Ignoring all the overly technical stuff, and the long-term what-ifs, Ethan's transplant is doing great, and we're really, really happy.

After the engraftment study, this was the appointment that I was most interested in.  After a two hour evaluation and conversation, I'm not sure that I came away with much more information than I had when we went in.

The short answer is that Ethan's development has more or less plateaued since he was evaluated for the pre-transplant workup in January. On the one hand, it's surprising because people say that Hurler's kids' pace of learning improves post transplant.  But, Sarah and I hadn't noticed much in the way of new skills or vocabulary development, so the results were about what we suspected.

I do think that the testing underestimates Ethan's intelligence, and perhaps how much he may be developing intellectually. The fact that Ethan doesn't talk yet, combined with some difficulty with his fine motor skills and magnified by the fact that he does not like and rarely cooperates with the testing, makes me think that the results may lag behind what his actual intellectual ability.

Even so, it is disappointing news on a couple of different levels.  Objectively, it's tough because the skills that he should be learning now are the ones that will help him learn more effectively when he goes to school.  So each month that he fails to progress mean that it will be harder for him to make progress later on.

Personally, the fact that Ethan hasn't made any progress in speaking is particularly difficult for me.  I've long said that I can work through all of the medical hoops and b.s. that we have to go through, but that at some point I want to have a conversation with my kid.  I want to talk with him and find out what he wants and what he thinks.  I can see the wheels turning in there.  I know he'd be great to talk to. But we never seem to get closer to having that chat.  It is certainly frustrating for Ethan as well, because he's only able to express the most basic needs or ideas.  While he is extremely expressive and his vocabulary and signs can cover his basic needs, he just doesn't have anything beyond that.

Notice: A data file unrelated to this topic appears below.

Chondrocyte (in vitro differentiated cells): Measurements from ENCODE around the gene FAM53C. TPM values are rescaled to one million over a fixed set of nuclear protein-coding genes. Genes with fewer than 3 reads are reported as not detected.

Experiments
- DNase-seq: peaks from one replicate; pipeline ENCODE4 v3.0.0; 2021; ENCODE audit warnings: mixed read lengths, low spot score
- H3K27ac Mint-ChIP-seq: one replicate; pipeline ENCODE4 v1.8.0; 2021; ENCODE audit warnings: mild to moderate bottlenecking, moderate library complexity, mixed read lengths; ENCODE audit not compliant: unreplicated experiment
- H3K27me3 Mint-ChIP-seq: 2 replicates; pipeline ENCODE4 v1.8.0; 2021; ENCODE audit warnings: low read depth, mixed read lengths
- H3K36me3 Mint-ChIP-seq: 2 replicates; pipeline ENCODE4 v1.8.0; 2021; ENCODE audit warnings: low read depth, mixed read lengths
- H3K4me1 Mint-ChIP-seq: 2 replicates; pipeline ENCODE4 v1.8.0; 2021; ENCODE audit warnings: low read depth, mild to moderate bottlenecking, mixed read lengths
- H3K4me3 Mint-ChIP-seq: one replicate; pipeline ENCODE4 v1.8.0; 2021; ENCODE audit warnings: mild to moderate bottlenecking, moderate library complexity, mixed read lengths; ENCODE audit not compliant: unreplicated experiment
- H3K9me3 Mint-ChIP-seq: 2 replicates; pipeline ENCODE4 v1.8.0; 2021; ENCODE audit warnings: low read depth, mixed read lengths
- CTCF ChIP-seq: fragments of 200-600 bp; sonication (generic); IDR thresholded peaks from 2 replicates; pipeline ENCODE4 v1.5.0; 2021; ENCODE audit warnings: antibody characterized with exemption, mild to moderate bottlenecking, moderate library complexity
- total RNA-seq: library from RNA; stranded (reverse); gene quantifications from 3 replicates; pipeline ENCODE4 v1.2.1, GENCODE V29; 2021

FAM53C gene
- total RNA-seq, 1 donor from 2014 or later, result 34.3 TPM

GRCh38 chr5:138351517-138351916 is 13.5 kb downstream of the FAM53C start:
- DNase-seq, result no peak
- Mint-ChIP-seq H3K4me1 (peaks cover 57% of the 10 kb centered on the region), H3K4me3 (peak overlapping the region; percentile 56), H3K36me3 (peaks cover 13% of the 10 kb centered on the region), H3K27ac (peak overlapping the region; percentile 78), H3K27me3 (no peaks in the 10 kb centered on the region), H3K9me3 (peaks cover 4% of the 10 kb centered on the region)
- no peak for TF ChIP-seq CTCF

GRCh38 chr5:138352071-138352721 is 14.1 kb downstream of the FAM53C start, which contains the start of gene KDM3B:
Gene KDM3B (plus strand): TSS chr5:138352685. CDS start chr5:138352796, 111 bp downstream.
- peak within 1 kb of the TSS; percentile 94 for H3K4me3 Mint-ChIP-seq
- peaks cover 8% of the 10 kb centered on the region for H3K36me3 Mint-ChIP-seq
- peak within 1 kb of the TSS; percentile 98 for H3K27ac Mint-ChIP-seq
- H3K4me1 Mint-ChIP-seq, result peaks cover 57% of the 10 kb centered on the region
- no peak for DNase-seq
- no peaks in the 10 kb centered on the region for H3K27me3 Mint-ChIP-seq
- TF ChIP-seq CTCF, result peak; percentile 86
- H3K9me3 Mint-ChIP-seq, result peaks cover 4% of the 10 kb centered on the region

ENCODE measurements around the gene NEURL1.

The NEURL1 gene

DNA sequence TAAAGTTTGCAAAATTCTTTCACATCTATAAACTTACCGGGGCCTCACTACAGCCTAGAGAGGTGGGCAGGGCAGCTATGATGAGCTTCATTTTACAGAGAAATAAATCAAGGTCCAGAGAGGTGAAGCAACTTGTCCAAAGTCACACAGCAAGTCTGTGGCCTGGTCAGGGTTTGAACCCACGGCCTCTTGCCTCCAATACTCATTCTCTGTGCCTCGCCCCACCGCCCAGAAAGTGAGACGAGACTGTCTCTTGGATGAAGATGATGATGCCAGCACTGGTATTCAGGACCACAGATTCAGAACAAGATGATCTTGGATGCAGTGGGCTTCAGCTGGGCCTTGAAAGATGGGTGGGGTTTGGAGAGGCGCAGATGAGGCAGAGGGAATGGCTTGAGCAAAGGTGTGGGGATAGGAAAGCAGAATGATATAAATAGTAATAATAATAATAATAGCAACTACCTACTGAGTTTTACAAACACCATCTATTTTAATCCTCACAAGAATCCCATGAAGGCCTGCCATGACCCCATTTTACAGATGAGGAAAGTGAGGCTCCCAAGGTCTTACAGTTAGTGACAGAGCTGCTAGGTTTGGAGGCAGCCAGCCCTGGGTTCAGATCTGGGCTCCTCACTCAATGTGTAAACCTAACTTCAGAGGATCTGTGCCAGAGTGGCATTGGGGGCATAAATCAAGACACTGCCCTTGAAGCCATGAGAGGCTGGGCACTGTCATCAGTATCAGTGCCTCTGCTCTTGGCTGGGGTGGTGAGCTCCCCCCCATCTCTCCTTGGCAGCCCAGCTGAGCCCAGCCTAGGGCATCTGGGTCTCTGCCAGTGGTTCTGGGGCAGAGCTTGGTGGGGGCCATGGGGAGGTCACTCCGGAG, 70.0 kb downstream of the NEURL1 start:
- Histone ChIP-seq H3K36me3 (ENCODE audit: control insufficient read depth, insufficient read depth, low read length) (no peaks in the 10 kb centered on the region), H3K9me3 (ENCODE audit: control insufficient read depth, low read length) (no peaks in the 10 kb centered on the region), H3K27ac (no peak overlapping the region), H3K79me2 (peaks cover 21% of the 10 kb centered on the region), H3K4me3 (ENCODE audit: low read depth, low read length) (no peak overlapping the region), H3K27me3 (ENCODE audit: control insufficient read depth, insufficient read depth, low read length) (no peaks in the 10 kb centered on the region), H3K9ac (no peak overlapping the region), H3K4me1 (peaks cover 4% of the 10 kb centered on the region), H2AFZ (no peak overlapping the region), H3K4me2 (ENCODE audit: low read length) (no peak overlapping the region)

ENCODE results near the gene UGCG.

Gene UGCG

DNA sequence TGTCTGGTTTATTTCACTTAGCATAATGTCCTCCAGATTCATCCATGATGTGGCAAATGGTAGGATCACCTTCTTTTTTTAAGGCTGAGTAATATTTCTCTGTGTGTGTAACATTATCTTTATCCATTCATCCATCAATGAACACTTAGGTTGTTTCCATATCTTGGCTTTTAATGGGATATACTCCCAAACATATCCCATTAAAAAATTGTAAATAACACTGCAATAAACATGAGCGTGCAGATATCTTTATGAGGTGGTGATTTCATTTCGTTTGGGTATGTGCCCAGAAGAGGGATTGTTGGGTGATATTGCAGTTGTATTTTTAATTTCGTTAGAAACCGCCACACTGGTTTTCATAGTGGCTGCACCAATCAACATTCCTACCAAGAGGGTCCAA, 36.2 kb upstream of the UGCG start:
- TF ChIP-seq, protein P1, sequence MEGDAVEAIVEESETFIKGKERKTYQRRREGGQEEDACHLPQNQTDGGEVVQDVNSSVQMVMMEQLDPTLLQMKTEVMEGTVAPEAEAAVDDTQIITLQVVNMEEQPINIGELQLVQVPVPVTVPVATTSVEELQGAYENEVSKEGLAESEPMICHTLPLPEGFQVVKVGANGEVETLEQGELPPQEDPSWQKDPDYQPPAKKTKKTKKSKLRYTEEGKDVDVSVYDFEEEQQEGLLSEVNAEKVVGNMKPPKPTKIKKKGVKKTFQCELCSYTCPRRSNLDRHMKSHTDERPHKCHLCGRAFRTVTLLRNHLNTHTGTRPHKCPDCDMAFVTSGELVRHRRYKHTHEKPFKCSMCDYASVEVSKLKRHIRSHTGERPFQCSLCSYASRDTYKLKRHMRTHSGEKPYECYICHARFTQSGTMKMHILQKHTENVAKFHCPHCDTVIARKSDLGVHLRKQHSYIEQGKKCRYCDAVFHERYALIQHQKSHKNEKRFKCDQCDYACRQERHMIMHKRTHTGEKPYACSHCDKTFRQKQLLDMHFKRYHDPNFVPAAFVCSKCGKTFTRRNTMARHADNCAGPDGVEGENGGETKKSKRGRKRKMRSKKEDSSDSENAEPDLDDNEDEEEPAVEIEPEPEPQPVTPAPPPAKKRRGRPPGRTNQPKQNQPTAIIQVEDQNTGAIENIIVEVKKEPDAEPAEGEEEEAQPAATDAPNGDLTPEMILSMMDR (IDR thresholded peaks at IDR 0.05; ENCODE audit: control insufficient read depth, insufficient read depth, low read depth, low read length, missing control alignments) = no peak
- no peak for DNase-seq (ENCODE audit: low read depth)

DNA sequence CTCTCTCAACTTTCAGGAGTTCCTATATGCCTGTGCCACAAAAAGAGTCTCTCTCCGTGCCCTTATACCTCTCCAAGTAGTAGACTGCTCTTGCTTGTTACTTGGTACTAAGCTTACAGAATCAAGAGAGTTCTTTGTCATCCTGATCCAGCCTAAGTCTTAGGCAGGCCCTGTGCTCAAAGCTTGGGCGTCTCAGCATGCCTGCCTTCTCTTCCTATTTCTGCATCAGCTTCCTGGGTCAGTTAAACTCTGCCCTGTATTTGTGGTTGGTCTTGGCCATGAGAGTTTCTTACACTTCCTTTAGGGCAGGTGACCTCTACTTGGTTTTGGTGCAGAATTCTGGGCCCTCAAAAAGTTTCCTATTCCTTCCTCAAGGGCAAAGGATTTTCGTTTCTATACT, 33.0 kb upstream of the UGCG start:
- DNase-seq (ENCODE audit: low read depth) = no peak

In the end, the lack of progress just highlights for me how little control we have over this disease and how much MPS completely sucks.

ACTH Stim Test
The stim test check's Ethan's adrenal insufficiency.

Ethan was on steroids for so long last fall that his adrenal gland stopped producing as sufficient steroid hormones of his own. That leaves him at risk, particularly when his body is stressed, of not being about to stimulate his body's response, which could lead to all kinds of serious and unfortunate stuff.

Over time, Ethan's adrenal gland has rebounded.  Ethan was able to come off of his daily dose of hydrocortisone a few months ago. The October test, showed his adrenal function was now normal, so that we no longer need to give him stress doses of hydrocortisone to help him through fevers or surgical procedures.

I never know quite what to make about neurology appointments at UMinn.  Theoretically, the neurologist is checking whether or not waste product (GAG) buildup in Ethan's central nervous system is impairing his function.

That's all well and good, right?

But Ethan's never shown signs of impairment, and the doctor neurologist who we work with at UMinn, frankly, seems to be phoning it in.  Each time, this guy sees Ethan, he comes in, hits him on his knees with a reflex hammer, makes him walk five feet and then we're done.   He doesn't offer much information about Ethan's relative condition, or likelihood that Ethan may develop some difficulty going forward.  He basically just hits him with his hammer and then he's outta there.

We were also referred to this guy last spring when we wanted to explore whether or not Ethan's sleep issues might be related to neurological changes in the brain of Hurler's patients.  When we went in to talk to this guy, he pulled up the PubMed database of medical research articles and showed us how to look there. I do think that anytime your doctor shows you how to research stuff on your own, that's an indication that the doctor has no idea and doesn't even care enough to do informed research on your behalf.

With that as background, you'll understand when I say that I didn't have high expectations for this exam.  I expected the doc to come in and hit him with his hammer and then we'd be done.  But when the doctor came in, he brought two medical students in with him to show them the "rare and difficult Hurler's case."  Normally, I welcome that because I'm all for teaching doctor's how to recognize and catch Hurler's early.